Reassessing the Nuremberg Military Tribunals: Transitional Justice, Trial Narratives, and Historiography
Kim C. Priemel, Alexa Stiller
Berghahn Books, Aug 1, 2012 - History - 334 pages
For decades the history of the US Military Tribunals at Nuremberg (NMT) has been eclipsed by the first Nuremberg trial—the International Military Tribunal or IMT. The dominant interpretation—neatly summarized in the ubiquitous formula of “Subsequent Trials”—ignores the unique historical and legal character of the NMT trials, which differed significantly from that of their predecessor. The NMT trials marked a decisive shift both in terms of analysis of the Third Reich and conceptualization of international criminal law. This volume is the first comprehensive examination of the NMT and brings together diverse perspectives from the fields of law, history, and political science, exploring the genesis, impact, and legacy of the twelve Military Tribunals held at Nuremberg between 1946 and 1949.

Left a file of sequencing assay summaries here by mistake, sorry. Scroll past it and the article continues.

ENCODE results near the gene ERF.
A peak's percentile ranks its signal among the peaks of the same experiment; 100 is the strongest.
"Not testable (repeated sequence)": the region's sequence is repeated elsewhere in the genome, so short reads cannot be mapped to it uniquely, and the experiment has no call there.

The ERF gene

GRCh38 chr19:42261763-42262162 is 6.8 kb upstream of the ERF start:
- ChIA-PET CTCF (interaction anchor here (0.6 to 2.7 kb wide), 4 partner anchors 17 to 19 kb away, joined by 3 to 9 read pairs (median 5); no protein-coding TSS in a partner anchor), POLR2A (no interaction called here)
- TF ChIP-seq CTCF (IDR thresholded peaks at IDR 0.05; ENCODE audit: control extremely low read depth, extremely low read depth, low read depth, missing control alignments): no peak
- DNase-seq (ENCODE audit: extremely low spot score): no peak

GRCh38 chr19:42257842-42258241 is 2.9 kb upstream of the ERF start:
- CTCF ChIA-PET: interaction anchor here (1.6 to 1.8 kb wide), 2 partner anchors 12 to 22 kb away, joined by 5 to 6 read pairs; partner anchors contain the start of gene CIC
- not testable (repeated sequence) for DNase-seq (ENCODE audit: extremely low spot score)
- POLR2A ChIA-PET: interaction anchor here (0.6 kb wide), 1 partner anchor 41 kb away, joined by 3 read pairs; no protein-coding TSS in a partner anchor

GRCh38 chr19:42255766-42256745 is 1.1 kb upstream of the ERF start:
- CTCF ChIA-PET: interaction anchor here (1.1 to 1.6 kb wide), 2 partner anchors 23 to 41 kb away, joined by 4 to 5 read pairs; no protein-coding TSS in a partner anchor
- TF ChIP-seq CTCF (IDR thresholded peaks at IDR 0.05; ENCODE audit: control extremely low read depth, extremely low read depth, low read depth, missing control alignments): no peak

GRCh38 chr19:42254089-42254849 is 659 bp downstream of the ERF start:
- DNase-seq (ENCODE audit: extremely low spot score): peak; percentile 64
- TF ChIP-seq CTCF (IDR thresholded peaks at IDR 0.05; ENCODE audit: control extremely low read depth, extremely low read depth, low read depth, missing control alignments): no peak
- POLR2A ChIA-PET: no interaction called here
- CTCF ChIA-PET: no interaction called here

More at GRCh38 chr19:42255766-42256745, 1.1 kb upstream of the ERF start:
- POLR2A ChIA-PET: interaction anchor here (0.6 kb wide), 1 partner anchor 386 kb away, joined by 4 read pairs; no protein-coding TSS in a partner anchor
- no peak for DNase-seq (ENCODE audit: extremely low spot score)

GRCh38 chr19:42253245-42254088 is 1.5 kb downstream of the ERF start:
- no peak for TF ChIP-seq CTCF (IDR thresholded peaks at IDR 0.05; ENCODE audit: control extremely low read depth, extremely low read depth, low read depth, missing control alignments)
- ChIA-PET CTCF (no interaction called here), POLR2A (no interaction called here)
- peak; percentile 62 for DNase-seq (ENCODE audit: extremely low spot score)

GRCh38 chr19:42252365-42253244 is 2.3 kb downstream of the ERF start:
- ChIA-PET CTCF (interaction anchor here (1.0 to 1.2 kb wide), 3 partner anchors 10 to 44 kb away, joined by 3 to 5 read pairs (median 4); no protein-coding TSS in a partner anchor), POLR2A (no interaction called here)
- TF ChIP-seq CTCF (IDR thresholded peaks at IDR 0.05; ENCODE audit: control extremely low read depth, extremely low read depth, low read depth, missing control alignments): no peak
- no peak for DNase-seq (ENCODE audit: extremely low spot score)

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Chapter 2 A Judge a Prosecutor and a Mass Murderer
Chapter 3 Victims Witnesses and the Ethical Legacy of the Nuremberg Medical Trial
Chapter 4 Semantics of Extermination
Chapter 5 The SS as the Alibi of a Nation?
Chapter 6 Tales of Totalitarianism
Chapter 7 From Clean Hands to Vernichtungskrieg